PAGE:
File Transfer

In order to transfer files to and from the supercomputer (OzSTAR), a ssh-based file transfer utility is required. There are a variety of Options that you can use.

Operating System Terminal
Mac “scp” (secure copy) command can be used via the terminal or use Cyberduck as a GUI alternative
Linux “scp” (secure copy) command _ can be used via the terminal
Windows The recommended software is WinSCP

As an alternative option, you can use a SFTP Client (e.g FileZilla Client – more details about using the SFTP mode in FileZilla can be found on

Copying a file or directory via SSH

The simplest way to copy a file to or from the supercomputer is to use the scp command.


In the following examples, we assume an ozstar alias set to [your-username]

Copying a local file to the OzSTAR supercomputer:

scp ./file.txt ozstar:destination/path/

You can also copy a file from the supercomputer to your local machine (e.g. download) as follows:

scp ozstar:path/to/file.txt .

Copy a directory and its content is done by using the -r option:

scp -r path/to/copy/ ozstar:destination/path/

The above command will initiate a connection from your local environment to OzSTAR directly.

Transferring a large number of small files

Transferring lots of small files can take a long time with scp due to the overhead of copying each file individually. Instead, it is advised to package your files into a single tar file using the tar command to significantly reduce the transfer time. This is done by create a tar archive, copying it using scp, and finally untar it to retrieve your individual files.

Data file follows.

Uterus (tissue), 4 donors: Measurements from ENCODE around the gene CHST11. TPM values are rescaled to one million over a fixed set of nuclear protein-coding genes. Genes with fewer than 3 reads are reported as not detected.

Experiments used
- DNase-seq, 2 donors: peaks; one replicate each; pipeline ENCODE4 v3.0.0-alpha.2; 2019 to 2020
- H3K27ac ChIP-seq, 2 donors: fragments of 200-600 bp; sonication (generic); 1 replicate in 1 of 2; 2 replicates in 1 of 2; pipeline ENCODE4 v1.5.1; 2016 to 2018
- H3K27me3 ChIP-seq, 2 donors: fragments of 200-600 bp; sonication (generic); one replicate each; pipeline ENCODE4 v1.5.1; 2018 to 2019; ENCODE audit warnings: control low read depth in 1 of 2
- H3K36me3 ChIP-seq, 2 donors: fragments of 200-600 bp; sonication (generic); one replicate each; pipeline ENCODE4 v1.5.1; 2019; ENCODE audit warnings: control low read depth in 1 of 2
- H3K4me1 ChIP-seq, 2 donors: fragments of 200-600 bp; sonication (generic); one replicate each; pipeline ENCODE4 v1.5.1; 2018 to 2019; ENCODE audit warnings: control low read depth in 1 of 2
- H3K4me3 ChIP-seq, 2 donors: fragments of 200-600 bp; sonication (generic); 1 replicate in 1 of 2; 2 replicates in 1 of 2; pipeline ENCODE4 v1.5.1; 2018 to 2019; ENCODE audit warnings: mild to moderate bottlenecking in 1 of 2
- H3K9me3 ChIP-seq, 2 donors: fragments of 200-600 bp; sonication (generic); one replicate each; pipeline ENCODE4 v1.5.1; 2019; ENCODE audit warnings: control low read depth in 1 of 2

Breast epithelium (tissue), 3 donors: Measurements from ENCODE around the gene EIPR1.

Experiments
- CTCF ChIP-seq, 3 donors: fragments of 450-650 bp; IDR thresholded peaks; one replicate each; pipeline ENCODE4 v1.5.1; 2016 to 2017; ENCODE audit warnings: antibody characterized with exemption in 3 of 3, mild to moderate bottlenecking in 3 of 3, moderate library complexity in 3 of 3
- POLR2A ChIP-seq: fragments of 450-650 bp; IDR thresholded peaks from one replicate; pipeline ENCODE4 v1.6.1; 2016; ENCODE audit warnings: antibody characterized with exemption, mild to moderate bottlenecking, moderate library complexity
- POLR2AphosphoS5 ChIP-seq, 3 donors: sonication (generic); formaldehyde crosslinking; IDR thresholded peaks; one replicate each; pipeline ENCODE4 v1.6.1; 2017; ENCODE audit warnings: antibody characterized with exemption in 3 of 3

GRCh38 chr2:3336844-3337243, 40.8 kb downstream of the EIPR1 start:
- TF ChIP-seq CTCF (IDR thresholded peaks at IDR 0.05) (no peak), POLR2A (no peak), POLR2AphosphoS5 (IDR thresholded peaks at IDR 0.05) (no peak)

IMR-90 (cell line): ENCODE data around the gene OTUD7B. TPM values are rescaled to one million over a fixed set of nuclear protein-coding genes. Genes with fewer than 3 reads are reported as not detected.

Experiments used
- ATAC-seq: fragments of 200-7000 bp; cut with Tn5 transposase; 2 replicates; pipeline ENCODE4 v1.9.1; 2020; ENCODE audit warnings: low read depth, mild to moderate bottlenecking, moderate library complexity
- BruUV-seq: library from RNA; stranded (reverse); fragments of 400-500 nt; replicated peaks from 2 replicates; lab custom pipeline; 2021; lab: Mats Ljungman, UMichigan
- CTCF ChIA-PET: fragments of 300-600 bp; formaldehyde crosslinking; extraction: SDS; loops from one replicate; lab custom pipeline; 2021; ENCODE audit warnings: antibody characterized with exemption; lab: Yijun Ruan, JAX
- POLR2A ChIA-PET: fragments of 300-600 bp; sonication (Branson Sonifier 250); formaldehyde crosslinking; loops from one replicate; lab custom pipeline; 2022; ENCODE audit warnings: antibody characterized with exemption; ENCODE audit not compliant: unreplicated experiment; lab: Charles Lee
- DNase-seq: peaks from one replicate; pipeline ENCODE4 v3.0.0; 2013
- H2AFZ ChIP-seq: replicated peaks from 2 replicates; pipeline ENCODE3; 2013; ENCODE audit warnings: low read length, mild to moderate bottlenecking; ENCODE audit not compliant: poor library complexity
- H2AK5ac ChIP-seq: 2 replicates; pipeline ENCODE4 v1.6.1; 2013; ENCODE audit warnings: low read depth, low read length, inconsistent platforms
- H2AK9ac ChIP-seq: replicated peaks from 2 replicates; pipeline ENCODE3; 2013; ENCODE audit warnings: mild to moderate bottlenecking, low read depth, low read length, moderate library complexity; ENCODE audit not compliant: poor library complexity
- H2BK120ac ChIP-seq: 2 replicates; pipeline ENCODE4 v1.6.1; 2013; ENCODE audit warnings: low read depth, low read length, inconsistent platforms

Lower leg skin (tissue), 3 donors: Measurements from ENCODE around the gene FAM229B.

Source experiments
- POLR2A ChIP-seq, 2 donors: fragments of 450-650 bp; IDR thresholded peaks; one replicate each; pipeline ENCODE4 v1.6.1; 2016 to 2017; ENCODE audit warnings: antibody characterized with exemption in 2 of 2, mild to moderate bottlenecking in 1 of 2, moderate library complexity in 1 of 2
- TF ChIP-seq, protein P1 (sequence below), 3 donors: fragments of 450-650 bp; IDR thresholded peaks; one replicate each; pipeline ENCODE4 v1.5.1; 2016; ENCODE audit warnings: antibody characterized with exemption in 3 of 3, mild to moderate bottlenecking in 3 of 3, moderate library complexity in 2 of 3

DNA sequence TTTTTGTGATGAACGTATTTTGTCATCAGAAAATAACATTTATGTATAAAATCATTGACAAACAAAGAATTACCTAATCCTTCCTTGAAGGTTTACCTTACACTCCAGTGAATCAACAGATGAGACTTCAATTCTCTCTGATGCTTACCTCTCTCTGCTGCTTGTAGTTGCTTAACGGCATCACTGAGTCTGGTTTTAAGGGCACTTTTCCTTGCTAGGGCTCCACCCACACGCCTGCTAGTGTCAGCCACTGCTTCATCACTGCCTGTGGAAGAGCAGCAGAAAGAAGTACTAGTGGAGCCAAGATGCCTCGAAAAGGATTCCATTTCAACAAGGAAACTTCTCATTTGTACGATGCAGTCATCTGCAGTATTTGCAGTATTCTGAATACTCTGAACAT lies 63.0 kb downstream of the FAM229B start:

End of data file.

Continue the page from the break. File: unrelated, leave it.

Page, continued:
Transferring code

The best way to transfer code from one computer to another is to host the code in a source code repository using a versioning system such as git or mercurial and clone the repository from your local computer, or a cloud service (e.g. bitbucket, github, ...), to the supercomputer.

Resuming interrupted transfers

If a transfer is interrupted, you might end up with part of the files being transferred. Rather than restarting the transfer from scratch, you should then use the rsync command. The rsync command will compare the source and destination directories and only transfer what needs to be transferred (missing files, modified files, etc.)

rsync -va ./source_dir ozstar:destination/path


Make sure not to leave trailing slashes in your path names (e.g. destination/path rather than destination/path/); else you will have a full copy of the directory inside the existing, partial, one. Use the -n (dry-run) option of rsync to check what will happen before you run the actual command.


If one large file is left partially transferred, you can resume it using the --partial.

Synchronising with a local directory

If you want to keep two directories (one on your local computer, and one on the supercomputer) in sync, you can do that with rsync using its --delete option. But that is only one-way so you need to really think in what direction you do it, and it does not scale beyond two synchronized directory trees.

Another potential option is to use Unison, a piece of software that can detect and handle conflicts (incompatible changes made to the same file in the two directories that must be kept in sync.)

Please note that the supercomputer is NOT a place to use as a backup for your laptop or workstation's holiday snaps and emails.